I spent yet another lovely day in Cambridge, the highlight being a stroll around the Cambridge University Botanical Garden. Spring is at its height as you will see from the following photos.
Earlier in the day I got to meet up with two Cambridge students to discuss Romans chapter one (and two). This text has been used against lesbians and gays, but it doesn’t take too much of looking at it in context to understand that it does not in any way address two women or two men in a relationship together that includes romance, intimacy, companionship and yes even sex. (I blogged some about this yesterday.)
If you want to check out a wonderful essay on the topic read James Alison’s “But the Bible Says..?” A Catholic Reading of Romans One.
My friend, Esther, showed me around the gardens and amused me throughout the day (she has a wicked sense of humor).
I met Esther back in 2005 I believe at a Courage event, (once an ex-gay group, Courage transformed itself into an LGBT-affirming Christian group. See change is possible!)
Esther currently studies at Cambridge tooling around on her amazing power chair making her the closest thing I’ve ever seen to a Transformer. She is a disabled person NOT a person with disabilities. She has had to sort me out more than once about this.
A strong advocate for herself and other disabled people, she has taught me a great deal about disability issues. No doubt I have much more to learn.
I’m reminded that the path of an ally is one fraught with mistakes, missteps and mis-statements. I know that I have had much to learn about transgender issues, and still have much to learn. I’ve written before that allies need to have a graceful resiliency, bouncing back when corrected, not letting our egos get bruised when we get it wrong and corrected. In a world where I have been privileged in so many ways, I have blind spots.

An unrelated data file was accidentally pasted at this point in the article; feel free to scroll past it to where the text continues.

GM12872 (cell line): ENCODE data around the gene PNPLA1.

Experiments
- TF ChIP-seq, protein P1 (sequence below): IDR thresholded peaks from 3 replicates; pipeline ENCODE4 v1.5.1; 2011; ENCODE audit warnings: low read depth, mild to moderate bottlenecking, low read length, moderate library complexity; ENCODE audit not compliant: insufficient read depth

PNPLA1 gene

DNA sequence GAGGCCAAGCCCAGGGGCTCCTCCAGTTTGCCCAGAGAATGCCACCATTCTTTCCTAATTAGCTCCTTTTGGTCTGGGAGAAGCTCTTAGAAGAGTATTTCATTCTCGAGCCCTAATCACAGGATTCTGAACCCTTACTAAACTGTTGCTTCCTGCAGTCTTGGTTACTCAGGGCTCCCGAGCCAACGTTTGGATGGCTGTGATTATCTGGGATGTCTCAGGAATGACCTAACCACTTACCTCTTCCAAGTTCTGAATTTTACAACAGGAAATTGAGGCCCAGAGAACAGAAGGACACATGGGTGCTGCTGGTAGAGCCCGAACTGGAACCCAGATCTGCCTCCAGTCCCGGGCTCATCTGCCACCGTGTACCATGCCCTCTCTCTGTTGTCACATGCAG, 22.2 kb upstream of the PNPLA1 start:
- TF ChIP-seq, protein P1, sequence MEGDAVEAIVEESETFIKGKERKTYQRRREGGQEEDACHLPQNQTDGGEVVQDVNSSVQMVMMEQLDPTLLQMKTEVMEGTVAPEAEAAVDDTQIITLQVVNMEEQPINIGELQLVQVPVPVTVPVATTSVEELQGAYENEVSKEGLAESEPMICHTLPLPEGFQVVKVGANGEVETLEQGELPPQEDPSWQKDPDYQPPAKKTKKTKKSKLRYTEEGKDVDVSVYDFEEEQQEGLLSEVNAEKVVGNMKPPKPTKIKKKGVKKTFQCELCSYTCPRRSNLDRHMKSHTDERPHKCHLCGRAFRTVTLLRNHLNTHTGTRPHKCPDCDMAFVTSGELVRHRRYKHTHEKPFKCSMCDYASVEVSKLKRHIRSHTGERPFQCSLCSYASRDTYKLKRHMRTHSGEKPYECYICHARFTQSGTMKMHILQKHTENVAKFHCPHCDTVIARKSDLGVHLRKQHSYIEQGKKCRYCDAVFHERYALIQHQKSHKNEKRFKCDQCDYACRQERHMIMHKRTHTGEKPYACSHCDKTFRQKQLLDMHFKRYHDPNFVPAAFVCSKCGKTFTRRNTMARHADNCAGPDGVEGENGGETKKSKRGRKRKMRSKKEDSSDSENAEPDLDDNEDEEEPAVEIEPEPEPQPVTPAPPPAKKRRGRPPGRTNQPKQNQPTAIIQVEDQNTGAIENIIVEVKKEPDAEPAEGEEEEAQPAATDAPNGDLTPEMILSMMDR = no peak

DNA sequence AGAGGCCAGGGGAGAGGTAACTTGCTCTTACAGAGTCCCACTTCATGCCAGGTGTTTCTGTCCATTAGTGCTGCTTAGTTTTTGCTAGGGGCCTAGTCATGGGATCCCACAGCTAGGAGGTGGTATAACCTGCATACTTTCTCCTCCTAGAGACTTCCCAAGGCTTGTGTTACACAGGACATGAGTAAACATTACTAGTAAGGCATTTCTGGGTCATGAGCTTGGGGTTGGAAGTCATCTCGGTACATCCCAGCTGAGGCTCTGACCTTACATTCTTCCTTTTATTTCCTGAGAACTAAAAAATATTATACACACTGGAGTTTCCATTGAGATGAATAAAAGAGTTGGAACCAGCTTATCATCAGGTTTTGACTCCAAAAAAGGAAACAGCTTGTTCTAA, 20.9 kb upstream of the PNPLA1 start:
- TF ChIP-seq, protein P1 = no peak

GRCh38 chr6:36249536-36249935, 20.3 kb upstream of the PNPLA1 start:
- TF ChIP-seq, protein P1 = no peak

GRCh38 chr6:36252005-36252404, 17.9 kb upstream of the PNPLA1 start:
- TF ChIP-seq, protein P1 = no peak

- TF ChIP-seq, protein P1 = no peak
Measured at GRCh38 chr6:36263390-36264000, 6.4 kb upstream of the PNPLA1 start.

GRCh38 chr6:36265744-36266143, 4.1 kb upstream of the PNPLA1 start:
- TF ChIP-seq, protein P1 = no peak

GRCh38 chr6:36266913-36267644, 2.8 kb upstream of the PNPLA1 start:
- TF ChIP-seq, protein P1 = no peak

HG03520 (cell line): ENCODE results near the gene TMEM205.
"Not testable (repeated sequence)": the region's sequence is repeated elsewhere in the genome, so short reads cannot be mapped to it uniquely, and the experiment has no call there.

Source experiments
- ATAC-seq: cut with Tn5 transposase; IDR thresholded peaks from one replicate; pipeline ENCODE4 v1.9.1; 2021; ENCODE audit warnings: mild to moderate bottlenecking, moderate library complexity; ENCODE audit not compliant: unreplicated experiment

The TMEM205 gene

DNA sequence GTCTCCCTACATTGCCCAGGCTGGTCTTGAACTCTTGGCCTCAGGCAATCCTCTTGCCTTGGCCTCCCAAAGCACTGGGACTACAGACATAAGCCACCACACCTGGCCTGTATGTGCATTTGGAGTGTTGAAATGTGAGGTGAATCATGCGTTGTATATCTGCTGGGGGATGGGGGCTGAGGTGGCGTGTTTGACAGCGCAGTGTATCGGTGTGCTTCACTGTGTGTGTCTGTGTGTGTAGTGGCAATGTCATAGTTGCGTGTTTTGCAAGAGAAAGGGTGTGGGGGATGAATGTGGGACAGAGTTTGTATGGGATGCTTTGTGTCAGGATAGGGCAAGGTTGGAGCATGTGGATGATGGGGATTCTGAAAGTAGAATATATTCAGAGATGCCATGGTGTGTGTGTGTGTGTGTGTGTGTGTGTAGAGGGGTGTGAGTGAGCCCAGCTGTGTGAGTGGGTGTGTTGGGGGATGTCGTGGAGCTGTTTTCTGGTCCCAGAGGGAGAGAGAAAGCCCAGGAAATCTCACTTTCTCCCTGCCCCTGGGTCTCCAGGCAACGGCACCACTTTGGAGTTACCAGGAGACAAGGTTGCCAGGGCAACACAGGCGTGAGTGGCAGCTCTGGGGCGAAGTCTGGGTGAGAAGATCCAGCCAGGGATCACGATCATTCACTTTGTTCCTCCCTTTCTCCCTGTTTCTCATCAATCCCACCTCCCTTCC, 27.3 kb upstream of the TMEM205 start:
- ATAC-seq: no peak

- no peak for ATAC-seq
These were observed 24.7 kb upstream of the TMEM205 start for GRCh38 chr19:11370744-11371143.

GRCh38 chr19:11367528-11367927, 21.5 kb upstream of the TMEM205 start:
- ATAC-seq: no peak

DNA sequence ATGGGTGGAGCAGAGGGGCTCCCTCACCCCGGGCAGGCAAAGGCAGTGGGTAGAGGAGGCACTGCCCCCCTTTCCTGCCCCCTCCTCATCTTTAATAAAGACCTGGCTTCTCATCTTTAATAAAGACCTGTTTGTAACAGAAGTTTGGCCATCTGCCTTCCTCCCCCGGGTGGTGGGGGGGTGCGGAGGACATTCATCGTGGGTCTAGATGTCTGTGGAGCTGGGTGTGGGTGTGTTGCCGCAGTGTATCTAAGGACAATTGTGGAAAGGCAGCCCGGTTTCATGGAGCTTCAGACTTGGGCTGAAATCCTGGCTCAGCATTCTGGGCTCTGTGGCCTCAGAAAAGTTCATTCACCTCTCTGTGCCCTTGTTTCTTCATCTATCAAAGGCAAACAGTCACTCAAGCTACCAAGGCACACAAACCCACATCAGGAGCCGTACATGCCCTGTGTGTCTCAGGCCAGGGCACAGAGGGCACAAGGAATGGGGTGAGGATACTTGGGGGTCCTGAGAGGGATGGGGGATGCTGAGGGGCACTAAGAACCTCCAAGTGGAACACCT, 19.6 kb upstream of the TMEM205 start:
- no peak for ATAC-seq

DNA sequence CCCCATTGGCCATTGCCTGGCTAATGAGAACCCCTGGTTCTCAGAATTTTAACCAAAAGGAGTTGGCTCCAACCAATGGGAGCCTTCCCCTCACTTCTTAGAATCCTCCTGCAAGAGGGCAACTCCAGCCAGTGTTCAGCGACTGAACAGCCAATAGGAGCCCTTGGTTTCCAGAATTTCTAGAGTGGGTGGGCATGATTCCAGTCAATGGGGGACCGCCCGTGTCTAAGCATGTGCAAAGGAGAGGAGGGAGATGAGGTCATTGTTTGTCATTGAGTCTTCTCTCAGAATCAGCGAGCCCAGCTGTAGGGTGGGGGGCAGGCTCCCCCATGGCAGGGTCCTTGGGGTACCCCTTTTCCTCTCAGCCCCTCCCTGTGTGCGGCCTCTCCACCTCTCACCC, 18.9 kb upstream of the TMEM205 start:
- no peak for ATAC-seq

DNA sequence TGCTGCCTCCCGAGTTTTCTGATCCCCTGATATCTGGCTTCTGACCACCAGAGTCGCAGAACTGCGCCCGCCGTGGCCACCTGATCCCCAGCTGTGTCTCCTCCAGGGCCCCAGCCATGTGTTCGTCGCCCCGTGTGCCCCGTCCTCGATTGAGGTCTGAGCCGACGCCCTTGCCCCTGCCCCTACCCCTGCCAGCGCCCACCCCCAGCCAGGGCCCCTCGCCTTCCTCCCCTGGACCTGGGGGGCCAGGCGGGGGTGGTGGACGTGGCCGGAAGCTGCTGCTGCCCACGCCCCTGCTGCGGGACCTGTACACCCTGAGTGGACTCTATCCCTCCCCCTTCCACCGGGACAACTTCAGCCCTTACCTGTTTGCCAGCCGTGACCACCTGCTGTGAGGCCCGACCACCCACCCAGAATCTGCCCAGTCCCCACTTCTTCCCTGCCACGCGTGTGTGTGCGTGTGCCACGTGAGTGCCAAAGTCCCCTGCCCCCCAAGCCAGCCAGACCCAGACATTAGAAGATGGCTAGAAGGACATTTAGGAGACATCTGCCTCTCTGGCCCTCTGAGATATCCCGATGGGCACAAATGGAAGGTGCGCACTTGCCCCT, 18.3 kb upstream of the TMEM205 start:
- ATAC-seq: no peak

I remember one time I was with a dear friend of mine in Sweden. Alex and I were walking around Umeå discussing abortion (not sure how we got on that topic.) I said something like,
“Well, men can’t really understand what it must be like for women, so I think that men can only have limited say in the matter.”
He gently disagreed with me (although it didn’t FEEL gentle at the time) and informed me that I was being close-minded about the issue. He stated that not all men have no personal knowledge of these matters and that some may have important insight on the matter of birth and abortion.
Alex then reminded me that I know of at least one man with a uterus who has given birth at least three times. hmmm, right. I forgot about that.
I have since met several others.
Graceful resilience–knowing that I will get it wrong, and that I will need to be corrected. This is the path to becoming an informed and hopefully effective ally.
I left Cambridge late yesterday afternoon and write this blog from Bury St. Edmunds, a town to the North of Cambridge in Suffolk. Ruth Ann and Ken are being lovely hosts letting me lounge about blogging and reading Middlemarch. Tonight they want to take me for my first every Qigong session, a sort of core strengthening martial arts. They warn me that I will be sore for days, so if you hear me worrying about aches and pains and possible swine flu, you know it was really the Qigong.
Enjoy the photos.